San Diego Musical Theatre's Production of Catch Me If You Can Reflects a Titanic Team Effort For Audiences to Enjoy

Currently Playing Until March 13th in Kearny Mesa 

A Blog View by Alejandra Enciso-Dardashti

The cast of Catch Me If You Can. Photo Credit Ken Jacques

When talking about Catch Me If You Can, I believe the immediate reference that comes to mind is obviously the motion picture with Leonardo DiCaprio and for the theatre connoisseurs, the award-winning Broadway musical with Aaron Tveit. Based on the true story in the 1960s of Frank Abagnale Jr. who passed over 2 million dollars in fake checks as a minor between the ages of 16 and 20, while passing for a Pan Am pilot, a doctor, and a lawyer.

This musical with book by Joe Masteroff, music by Jerry Bock, and lyrics by Sheldon Harnick is an ambitious project being that it has a big ensemble and various set scenes. SDMT (San Diego Musical Theatre) resolved the task well in their new space located in Keany Mesa. Mathys Herbert's set design along with Michelle Miles's lighting design maximized every inch of the reduced stage space and cleverly delivered cool scene sets. 

Beau Brians as Frank Abagnale Jr. is definitely a match with an amazing charm, stage presence, and dimples for days. Some of the longer musical notes were not as strong but he still managed to hold them nicely. Most of the musical numbers with Brians and the ensemble are high-paced ones and the company performed in a competent manner. A gorgeous ensemble with rising talent, some are members of the SDMT acting camps. You can see the hard work by the hands of director Allison Spratt Pearce and choreographer Xavier J. Bush.

This definitely brings a light of hope to see a regional theatre company training new talent and incorporating them in their productions. Talent that is a triple, quadruple threat! they can sing, dance, act, write, it is just wonderful.

Catch Me If You Can at SDMT. Photo Credit Ken Jacques

The costume changes are also a task because there are so many of them! Janet Pitcher delivered as well with each of the designs from the Pan Am flight attendants all the way to the nurses in the hospital. Another detail that I appreciated with the costume design, especially the skimpy outfits of the flight attendants and nurses, was the care with undergarments in case of a wardrobe malfunction. 

Adelaida Martínez as the love-struck girlfriend Brenda Strong is definitely a star in the making with her wonderful voice, tenderness, and range.  Berto Fernández as FBI agent Carl Hanratty is an absolute delight and definitely owns the stage with every line. The dynamic between his agents Branton (Joey Guerra), Cod (Sutheshna Mani), and Dollar (Dennis Peters) is a joy to watch having a balance between a seasoned actor and debuting actors. Frank's parents Paula (Andrea Petsinger) and Frank Sr. (Paul Morgavo) also pull in their weight. Morgavo's performance as the alcoholic, scam king, is multilayered. He gives the outside part with the pose, the swag, and "verbo" which is slang in Spanish for knowing how to use your words right to get your way. But there is a deeper layer where you see a man struggling with addiction and although loving his kid, unable to be good and better. Petsinger as Paula Abagnale aside from gifting the audience with a cute french accent also comes through with subtle yet masterful dance moves.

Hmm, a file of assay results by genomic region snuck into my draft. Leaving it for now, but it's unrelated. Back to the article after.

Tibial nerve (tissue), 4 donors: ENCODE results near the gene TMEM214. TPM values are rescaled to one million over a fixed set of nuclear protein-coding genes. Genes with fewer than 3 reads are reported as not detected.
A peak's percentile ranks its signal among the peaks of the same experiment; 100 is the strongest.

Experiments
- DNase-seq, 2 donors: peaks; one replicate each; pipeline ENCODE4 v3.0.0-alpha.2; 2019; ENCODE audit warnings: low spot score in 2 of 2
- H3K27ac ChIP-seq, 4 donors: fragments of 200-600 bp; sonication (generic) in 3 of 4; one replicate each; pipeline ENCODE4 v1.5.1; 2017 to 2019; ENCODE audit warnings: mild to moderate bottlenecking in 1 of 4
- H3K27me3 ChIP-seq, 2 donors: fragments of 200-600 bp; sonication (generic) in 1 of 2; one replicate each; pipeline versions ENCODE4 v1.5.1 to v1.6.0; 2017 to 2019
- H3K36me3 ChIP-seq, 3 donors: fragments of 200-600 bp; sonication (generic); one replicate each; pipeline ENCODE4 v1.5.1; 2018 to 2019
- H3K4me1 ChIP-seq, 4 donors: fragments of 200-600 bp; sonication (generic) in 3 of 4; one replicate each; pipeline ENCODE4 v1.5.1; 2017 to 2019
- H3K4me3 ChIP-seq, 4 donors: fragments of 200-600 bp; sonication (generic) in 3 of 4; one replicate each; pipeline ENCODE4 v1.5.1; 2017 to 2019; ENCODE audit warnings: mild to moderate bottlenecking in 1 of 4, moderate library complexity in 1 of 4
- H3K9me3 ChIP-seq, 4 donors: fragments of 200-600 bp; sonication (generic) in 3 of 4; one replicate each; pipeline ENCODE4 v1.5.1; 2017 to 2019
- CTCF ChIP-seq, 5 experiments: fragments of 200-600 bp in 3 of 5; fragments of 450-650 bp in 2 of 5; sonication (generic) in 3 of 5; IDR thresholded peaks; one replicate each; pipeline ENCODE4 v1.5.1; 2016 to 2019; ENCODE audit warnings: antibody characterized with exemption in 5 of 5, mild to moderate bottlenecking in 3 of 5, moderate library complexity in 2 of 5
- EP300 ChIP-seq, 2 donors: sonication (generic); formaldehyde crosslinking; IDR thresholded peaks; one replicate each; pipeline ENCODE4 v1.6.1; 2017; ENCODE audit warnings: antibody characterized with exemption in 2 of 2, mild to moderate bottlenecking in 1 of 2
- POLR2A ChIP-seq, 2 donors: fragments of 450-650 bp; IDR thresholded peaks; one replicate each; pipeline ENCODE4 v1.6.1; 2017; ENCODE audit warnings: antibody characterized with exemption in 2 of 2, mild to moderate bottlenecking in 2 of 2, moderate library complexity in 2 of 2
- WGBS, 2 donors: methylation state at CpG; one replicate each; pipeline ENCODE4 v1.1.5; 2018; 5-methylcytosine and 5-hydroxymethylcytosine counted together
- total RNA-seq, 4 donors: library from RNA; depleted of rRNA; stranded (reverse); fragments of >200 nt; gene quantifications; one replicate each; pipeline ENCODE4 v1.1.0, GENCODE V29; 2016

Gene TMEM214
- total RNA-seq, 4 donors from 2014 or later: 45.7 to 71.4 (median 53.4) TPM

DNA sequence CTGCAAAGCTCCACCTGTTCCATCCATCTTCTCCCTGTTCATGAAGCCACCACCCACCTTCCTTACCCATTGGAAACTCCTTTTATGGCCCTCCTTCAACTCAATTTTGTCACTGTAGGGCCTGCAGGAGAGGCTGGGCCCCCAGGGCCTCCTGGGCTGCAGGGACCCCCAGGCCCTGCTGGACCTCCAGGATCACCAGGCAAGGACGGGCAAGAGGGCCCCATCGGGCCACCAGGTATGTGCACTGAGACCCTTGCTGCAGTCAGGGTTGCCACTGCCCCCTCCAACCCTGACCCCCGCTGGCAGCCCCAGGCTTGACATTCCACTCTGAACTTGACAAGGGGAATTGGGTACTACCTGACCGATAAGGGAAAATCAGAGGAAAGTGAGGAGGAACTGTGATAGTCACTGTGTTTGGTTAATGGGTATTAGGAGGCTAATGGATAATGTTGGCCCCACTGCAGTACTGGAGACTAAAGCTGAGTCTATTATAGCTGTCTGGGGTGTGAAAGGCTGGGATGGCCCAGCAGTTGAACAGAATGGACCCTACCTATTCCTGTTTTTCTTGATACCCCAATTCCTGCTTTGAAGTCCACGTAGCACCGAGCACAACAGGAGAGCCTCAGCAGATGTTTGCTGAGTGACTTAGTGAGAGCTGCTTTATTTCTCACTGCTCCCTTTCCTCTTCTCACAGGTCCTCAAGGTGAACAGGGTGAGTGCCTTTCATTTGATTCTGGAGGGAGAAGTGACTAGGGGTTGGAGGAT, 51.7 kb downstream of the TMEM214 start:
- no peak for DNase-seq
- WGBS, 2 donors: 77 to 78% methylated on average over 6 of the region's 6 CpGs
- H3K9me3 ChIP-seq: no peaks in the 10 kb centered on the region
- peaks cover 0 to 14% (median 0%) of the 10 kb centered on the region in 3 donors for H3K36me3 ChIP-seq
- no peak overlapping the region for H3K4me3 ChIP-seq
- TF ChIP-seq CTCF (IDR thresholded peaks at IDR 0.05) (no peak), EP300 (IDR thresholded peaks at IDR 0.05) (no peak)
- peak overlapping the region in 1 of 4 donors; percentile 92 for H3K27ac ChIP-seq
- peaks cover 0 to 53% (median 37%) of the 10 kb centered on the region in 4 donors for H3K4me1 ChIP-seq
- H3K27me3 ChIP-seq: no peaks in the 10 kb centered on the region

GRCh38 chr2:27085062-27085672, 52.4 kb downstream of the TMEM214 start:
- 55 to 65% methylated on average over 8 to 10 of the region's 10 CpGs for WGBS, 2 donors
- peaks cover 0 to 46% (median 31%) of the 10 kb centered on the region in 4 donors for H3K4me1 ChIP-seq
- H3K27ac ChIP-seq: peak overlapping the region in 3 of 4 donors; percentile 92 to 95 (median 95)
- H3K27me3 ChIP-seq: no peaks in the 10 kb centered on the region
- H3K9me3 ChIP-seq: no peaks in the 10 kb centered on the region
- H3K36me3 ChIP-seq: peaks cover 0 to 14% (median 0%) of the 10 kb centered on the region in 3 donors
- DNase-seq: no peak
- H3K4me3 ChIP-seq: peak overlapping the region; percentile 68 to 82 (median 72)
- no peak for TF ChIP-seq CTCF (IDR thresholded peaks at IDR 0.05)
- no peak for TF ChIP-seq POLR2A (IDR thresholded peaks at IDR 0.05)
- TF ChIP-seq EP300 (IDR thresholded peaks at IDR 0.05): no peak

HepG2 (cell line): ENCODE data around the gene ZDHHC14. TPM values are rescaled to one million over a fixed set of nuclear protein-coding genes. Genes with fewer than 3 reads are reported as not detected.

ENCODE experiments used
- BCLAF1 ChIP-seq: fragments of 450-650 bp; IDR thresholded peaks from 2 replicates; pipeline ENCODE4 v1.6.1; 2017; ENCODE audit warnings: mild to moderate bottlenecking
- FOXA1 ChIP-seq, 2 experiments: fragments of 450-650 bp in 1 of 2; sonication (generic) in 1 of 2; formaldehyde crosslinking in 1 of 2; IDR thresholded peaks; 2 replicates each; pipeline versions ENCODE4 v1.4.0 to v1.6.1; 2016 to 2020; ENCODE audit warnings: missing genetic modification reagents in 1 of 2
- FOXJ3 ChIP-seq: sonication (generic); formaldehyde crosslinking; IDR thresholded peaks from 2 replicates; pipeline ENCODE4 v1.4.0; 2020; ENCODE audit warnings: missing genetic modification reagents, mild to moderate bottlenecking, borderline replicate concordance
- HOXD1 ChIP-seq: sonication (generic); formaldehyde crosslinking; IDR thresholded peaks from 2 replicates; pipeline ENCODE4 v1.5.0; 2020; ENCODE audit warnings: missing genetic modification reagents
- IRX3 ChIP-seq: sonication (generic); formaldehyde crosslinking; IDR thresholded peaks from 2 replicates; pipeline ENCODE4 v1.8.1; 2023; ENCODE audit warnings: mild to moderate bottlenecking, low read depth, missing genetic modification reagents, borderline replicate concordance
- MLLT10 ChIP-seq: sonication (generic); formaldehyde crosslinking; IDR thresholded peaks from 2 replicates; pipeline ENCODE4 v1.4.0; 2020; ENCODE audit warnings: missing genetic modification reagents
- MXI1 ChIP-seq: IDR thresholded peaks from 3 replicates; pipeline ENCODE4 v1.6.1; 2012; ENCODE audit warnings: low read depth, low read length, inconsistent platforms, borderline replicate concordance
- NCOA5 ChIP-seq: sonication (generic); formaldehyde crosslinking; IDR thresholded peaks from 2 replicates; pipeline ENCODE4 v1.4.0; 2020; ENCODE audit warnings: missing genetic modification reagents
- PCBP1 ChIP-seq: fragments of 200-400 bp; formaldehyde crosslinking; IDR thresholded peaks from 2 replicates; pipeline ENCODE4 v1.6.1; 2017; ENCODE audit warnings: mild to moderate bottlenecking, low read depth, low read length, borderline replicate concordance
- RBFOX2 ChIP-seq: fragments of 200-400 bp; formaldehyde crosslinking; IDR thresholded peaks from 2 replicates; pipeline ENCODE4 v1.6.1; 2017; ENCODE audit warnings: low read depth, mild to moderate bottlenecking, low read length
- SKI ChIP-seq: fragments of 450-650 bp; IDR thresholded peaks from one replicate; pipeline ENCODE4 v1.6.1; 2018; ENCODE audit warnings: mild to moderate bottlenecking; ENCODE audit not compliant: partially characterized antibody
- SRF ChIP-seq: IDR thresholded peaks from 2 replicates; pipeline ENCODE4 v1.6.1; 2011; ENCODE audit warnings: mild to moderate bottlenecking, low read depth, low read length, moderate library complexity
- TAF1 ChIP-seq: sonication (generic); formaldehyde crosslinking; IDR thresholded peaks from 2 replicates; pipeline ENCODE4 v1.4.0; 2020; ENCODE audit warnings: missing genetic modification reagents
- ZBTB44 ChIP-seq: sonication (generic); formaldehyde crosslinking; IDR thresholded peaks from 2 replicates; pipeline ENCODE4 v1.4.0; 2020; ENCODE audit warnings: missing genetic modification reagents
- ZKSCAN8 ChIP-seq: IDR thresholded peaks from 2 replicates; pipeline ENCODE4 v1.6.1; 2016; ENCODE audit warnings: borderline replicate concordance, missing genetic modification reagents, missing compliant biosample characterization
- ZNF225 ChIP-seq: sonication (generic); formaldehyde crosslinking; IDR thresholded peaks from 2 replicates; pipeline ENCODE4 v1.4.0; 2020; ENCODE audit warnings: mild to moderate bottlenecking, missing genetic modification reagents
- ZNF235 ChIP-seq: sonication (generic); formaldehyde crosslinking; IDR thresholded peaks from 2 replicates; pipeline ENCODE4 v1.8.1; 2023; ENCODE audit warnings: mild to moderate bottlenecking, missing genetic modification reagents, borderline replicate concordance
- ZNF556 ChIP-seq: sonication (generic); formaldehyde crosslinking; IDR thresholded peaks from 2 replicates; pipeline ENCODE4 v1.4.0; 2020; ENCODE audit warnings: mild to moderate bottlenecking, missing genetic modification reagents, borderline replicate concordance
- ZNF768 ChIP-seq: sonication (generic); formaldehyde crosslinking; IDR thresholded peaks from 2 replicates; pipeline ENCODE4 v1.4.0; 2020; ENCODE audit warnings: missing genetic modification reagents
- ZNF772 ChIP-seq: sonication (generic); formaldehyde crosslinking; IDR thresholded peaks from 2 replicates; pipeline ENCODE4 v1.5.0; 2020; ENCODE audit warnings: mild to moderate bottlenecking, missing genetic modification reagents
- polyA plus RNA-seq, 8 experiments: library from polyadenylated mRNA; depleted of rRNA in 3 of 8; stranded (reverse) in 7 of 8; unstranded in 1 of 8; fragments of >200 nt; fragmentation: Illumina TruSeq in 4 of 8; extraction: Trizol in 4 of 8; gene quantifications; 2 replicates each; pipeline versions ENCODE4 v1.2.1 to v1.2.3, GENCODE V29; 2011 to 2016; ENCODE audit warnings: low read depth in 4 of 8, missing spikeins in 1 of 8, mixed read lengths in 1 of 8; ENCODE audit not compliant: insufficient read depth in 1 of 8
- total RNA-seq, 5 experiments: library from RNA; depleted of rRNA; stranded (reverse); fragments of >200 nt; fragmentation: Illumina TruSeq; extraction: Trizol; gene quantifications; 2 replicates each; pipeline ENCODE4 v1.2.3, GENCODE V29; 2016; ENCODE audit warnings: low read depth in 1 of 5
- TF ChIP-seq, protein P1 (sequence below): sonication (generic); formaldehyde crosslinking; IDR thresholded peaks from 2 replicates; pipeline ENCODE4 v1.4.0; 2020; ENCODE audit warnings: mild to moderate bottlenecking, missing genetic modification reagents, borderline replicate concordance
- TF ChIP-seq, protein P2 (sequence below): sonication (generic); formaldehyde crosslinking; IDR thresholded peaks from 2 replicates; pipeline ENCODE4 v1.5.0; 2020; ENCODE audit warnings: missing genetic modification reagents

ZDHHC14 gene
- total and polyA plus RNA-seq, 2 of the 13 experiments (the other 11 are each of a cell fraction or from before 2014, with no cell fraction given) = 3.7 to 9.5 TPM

Andrea Petsinger and Paul Morgavo. Photo Credit Ken Jacques

It probably was a big challenge for SDMT having to leave the theatre space in Downtown San Diego and moving northeast. Bravo for this production that reflects a titanic team effort for audiences to enjoy. I did have the opportunity to see the Broadway touring production years back and the production value is pretty close and with tickets that range from $45 to $75 dollars. Another added value is that they have a campaign that gives back to the community called "You Give. We Give" where they give back to the community by selecting another non-profit organization and sharing the donations they collect at the theatre. 

Catch me... is undoubtedly an entertaining piece. We also see a teenager not being tended to by his parents, hence the sad route he chooses. Even though in real life, Abagnale ended up working with the FBI after serving around 5ish years spread out in different prisons, you would think it is kind of a happy ending yet, during these Inventing Anna times where we are "celebrity-fying" criminals, the fact that we unconsciously enjoy it gets a bit confusing. Yes, there is also Al Capone, Bonnie, and Clyde, and so on... maybe this can be a starting point for going in deeper and consider producing different, more diverse stories that shine a light on real heroes that are worthy of "celibrity-fying".

Catch Me If You Can is currently playing until March 13.

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